Drayson Technologies has today announced it has won the ‘Best Technical Development Within Energy Harvesting’ award category at the IDTechEx Show for its Freevolt technology. The award is in recognition of the innovative energy management that Freevolt is bringing to the global Internet of Things (IoT) market.
Freevolt is a patented and patent-pending wireless charging technology for IoT devices. It uses recycled radio frequency energy harvested from wireless transmissions such as microwave, cellular, WiFi and digital TV when sufficient RF density is available, or inductive power transfer using a dedicated transmitter.
Freevolt technology can extend the lifetime of IoT devices by trickle charging their batteries. As the number of IoT devices in use continues to grow, Freevolt offers a sustainable, cost efficient solution for powering IoT networks. Through these advancements, Drayson Technologies is helping to maximise the huge potential that the IoT can offer governments, businesses and organisations across the world.
Drayson Technologies collected the award during the IDTechEx Show at the Santa Clara Convention Center, where it also presented its Freevolt-powered CleanSpace product, an IoT sensor network to monitor air pollution, to the attending audience of global technology decision makers.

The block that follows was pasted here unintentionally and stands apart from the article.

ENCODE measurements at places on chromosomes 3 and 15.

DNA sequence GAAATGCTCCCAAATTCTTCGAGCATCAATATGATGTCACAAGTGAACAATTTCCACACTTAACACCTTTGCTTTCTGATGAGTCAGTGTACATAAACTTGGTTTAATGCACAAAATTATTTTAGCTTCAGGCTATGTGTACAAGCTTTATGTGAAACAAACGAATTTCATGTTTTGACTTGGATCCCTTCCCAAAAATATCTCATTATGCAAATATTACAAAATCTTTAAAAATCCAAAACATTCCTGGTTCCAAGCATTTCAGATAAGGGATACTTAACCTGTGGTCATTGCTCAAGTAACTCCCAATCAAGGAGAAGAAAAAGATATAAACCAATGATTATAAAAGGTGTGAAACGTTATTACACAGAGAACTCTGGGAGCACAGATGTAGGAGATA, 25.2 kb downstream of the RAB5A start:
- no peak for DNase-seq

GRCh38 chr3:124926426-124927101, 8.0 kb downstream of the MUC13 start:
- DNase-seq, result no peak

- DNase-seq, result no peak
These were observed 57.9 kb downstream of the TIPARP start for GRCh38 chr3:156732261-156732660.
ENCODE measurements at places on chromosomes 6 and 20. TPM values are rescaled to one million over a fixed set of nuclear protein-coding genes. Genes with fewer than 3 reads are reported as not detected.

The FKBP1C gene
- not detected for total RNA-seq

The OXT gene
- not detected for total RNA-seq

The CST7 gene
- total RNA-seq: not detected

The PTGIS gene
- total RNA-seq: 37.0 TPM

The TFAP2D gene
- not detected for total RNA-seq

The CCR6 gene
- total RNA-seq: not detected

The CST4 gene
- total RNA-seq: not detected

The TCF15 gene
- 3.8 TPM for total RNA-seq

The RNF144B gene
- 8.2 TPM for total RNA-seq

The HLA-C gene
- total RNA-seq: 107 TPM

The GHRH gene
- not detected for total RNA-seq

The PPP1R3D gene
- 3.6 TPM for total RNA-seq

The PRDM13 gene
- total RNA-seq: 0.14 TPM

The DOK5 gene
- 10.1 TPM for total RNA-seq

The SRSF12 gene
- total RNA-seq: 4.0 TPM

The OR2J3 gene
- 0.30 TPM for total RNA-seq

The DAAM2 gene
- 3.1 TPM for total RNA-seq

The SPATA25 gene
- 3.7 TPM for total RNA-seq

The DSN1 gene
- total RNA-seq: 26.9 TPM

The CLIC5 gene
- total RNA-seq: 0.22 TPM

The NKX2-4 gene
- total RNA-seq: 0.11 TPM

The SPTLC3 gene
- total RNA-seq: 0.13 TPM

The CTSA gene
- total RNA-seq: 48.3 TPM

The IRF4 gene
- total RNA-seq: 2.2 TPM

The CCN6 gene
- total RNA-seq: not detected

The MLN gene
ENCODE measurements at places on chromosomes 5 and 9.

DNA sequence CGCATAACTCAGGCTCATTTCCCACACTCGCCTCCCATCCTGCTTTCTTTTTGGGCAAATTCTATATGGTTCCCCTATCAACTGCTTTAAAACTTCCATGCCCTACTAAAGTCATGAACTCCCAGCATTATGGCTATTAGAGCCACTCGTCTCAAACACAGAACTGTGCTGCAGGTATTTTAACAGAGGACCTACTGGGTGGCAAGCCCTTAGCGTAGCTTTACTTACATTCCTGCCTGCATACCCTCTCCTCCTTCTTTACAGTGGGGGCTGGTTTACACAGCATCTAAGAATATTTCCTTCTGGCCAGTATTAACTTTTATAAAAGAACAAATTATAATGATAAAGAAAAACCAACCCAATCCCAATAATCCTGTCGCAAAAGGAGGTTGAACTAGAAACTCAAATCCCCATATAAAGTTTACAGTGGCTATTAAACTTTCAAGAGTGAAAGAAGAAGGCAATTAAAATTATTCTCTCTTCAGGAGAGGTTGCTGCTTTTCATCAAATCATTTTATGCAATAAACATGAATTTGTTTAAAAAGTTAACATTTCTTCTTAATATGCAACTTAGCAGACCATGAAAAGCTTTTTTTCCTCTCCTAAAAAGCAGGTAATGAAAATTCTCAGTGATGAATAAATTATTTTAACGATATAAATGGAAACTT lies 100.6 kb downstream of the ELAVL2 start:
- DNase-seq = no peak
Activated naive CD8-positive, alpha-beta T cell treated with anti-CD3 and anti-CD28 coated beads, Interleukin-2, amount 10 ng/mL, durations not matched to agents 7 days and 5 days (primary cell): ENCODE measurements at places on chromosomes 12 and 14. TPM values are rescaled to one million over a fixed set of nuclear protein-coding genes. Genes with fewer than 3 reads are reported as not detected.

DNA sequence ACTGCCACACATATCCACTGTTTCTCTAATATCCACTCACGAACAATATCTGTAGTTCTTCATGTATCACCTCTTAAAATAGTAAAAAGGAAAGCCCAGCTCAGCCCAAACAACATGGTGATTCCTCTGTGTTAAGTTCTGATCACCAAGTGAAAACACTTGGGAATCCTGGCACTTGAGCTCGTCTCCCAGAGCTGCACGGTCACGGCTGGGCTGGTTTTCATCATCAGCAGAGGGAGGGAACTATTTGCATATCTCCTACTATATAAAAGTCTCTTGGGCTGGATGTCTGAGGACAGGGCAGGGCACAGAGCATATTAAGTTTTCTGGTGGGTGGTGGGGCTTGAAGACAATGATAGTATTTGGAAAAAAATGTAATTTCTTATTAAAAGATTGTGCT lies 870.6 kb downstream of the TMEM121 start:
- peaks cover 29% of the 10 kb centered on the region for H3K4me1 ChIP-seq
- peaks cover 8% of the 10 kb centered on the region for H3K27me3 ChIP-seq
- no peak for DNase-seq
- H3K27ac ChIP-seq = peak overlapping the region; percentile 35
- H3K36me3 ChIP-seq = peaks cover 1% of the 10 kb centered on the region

Lord Paul Drayson, Chairman and CEO of Drayson Technologies said:
“We are delighted to have won the IDTechEx Award in recognition of our Freevolt technology. Drayson Technologies will continue to develop innovative solutions and products over the coming years to fuel the huge growth in this market.”
IDTechEx analyst Dr Harry Zervos said:
“Congratulations to Drayson Technologies who tackled the multifaceted beast of developing a consumer electronics product with a slick form factor and functionalities that address issues of global importance such as increased environmental awareness, while incorporating advanced energy harvesting technologies, bringing to fruition the advent of the IoT by taking advantage of abundant ambient energy sources and – almost ubiquitous by now – distributed processing power.”